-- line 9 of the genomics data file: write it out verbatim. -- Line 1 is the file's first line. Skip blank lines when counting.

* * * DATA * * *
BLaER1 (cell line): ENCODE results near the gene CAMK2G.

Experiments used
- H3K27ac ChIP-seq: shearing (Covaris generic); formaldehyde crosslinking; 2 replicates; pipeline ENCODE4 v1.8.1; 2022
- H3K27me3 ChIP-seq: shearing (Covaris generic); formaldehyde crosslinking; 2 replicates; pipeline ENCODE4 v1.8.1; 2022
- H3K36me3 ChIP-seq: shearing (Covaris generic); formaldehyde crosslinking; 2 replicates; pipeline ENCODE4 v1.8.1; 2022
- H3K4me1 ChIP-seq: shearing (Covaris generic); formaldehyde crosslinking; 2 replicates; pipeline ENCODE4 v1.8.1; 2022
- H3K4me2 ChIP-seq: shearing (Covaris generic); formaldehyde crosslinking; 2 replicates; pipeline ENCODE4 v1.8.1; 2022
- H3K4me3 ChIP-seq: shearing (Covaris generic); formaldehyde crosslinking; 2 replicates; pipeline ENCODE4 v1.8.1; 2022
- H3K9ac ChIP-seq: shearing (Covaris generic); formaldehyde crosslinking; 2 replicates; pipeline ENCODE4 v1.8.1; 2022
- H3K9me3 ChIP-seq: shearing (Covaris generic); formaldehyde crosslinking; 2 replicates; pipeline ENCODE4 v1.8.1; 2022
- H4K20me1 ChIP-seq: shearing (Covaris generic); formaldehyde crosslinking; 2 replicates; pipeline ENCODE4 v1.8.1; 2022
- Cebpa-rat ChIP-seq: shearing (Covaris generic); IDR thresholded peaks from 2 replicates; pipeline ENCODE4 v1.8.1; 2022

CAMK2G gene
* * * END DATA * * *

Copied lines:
- H3K9ac ChIP-seq: shearing (Covaris generic); formaldehyde crosslinking; 2 replicates; pipeline ENCODE4 v1.8.1; 2022